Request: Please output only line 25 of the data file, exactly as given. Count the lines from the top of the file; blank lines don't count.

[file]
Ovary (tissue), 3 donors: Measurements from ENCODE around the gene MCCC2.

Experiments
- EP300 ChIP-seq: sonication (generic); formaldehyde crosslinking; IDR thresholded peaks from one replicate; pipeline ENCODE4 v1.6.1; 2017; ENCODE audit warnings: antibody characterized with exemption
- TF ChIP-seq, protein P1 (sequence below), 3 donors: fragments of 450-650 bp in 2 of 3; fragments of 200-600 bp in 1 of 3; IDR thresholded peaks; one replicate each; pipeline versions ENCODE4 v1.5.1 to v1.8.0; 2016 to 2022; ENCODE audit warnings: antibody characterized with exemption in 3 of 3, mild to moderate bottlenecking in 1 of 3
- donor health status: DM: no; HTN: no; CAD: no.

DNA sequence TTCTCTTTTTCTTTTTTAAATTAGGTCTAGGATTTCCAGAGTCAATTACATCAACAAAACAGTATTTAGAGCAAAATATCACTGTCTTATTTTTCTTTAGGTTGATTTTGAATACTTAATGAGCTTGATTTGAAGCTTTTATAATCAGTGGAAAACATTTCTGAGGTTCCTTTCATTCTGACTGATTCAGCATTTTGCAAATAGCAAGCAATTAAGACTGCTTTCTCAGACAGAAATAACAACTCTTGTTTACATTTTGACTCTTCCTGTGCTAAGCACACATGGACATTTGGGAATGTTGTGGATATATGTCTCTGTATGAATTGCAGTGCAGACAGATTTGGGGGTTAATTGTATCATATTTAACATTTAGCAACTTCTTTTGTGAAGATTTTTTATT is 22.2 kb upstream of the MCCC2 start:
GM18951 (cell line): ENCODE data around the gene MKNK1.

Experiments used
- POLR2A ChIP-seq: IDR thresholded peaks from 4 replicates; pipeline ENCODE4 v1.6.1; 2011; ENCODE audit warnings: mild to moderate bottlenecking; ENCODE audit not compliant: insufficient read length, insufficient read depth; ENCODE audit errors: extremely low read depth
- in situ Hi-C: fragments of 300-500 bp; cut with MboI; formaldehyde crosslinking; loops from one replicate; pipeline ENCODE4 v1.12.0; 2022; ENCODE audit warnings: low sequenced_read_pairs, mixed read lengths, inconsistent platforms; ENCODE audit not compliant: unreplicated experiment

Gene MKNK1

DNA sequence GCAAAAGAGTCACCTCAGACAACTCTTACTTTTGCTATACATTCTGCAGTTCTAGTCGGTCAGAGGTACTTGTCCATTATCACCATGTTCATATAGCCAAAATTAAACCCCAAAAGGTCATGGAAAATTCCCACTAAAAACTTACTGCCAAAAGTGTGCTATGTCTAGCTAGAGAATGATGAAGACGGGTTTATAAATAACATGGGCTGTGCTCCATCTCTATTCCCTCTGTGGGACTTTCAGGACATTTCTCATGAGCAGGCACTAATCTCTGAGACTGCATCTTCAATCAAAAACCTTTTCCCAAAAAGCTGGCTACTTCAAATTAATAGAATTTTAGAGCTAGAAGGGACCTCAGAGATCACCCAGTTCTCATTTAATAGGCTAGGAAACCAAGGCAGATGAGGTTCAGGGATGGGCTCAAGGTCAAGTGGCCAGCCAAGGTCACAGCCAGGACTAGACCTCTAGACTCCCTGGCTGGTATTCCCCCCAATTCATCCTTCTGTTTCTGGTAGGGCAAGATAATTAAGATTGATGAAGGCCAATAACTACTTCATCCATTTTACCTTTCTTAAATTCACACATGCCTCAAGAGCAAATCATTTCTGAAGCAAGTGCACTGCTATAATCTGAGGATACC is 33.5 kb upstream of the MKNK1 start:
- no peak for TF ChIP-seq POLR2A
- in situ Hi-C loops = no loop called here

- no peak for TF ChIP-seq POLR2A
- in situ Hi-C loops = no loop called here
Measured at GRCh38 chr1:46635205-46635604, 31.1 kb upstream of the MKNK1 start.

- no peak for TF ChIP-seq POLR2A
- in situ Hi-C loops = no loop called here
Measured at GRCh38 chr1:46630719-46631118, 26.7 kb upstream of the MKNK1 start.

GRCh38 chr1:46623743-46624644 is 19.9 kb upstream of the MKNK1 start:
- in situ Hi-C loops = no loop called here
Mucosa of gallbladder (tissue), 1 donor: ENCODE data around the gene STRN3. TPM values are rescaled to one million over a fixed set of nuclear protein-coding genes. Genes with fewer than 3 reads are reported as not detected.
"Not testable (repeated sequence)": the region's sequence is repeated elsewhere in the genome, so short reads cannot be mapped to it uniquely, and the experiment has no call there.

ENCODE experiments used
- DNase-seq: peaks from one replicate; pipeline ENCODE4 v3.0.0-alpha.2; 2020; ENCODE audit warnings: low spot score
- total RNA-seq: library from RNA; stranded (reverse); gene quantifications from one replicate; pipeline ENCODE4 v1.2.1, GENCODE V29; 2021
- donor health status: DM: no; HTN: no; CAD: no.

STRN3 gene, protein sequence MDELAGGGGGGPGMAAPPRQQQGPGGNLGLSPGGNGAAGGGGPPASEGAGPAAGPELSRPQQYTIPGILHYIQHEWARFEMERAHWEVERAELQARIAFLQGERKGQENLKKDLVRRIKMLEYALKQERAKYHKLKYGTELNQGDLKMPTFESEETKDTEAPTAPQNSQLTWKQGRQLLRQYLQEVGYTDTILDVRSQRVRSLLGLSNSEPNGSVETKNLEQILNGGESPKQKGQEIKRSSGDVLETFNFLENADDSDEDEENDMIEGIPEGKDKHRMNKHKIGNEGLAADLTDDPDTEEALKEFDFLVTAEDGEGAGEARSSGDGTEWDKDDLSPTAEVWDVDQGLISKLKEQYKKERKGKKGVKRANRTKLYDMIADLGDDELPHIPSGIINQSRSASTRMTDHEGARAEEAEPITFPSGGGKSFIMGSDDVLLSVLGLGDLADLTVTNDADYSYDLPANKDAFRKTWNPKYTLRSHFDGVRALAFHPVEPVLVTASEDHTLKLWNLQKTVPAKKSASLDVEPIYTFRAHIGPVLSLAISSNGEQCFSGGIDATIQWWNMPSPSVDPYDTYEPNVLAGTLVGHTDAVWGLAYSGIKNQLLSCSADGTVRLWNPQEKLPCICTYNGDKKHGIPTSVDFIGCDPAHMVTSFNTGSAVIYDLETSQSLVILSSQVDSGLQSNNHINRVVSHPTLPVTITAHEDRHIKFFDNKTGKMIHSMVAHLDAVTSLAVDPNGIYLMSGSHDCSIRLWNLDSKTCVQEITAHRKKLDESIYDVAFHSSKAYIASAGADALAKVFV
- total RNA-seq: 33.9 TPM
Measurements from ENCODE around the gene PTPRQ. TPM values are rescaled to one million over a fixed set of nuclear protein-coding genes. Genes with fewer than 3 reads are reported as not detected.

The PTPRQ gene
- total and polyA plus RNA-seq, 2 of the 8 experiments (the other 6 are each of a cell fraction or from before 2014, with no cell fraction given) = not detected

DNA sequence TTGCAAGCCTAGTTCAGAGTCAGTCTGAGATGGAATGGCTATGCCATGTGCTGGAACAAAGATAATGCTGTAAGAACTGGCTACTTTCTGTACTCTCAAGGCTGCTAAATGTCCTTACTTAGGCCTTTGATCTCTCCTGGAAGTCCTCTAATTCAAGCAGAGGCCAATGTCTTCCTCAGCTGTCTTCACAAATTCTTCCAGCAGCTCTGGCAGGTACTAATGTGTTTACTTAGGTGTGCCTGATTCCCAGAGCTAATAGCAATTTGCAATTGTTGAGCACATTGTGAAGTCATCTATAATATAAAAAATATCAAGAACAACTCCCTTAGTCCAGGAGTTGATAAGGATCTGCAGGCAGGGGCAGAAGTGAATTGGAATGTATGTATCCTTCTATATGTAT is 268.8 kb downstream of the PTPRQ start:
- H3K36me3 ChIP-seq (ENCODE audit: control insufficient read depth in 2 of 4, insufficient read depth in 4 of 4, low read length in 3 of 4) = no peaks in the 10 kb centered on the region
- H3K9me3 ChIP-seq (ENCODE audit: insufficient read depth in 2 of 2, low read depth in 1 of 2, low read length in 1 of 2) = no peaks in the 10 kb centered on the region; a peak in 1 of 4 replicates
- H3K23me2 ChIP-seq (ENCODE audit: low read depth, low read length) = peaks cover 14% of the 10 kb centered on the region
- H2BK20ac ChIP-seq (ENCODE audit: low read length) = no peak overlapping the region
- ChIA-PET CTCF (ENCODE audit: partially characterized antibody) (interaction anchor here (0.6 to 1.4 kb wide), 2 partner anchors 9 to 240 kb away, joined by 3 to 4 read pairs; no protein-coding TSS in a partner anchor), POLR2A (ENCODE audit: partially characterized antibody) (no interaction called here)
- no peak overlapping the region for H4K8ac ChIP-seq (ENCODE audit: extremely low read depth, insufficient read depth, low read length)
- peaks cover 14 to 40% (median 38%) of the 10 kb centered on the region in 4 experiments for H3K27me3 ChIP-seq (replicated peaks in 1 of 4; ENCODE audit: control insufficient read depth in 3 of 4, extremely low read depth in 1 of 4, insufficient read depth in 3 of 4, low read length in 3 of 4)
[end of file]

ENCODE experiments used